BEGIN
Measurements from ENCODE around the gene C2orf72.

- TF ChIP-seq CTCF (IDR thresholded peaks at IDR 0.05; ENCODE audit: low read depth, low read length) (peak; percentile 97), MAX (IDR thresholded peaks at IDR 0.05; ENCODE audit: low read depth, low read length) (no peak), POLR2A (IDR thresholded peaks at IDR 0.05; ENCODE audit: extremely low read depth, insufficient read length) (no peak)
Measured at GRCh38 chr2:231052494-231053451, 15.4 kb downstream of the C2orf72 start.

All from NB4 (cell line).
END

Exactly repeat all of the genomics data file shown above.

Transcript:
Measurements from ENCODE around the gene C2orf72.

- TF ChIP-seq CTCF (IDR thresholded peaks at IDR 0.05; ENCODE audit: low read depth, low read length) (peak; percentile 97), MAX (IDR thresholded peaks at IDR 0.05; ENCODE audit: low read depth, low read length) (no peak), POLR2A (IDR thresholded peaks at IDR 0.05; ENCODE audit: extremely low read depth, insufficient read length) (no peak)
Measured at GRCh38 chr2:231052494-231053451, 15.4 kb downstream of the C2orf72 start.

All from NB4 (cell line).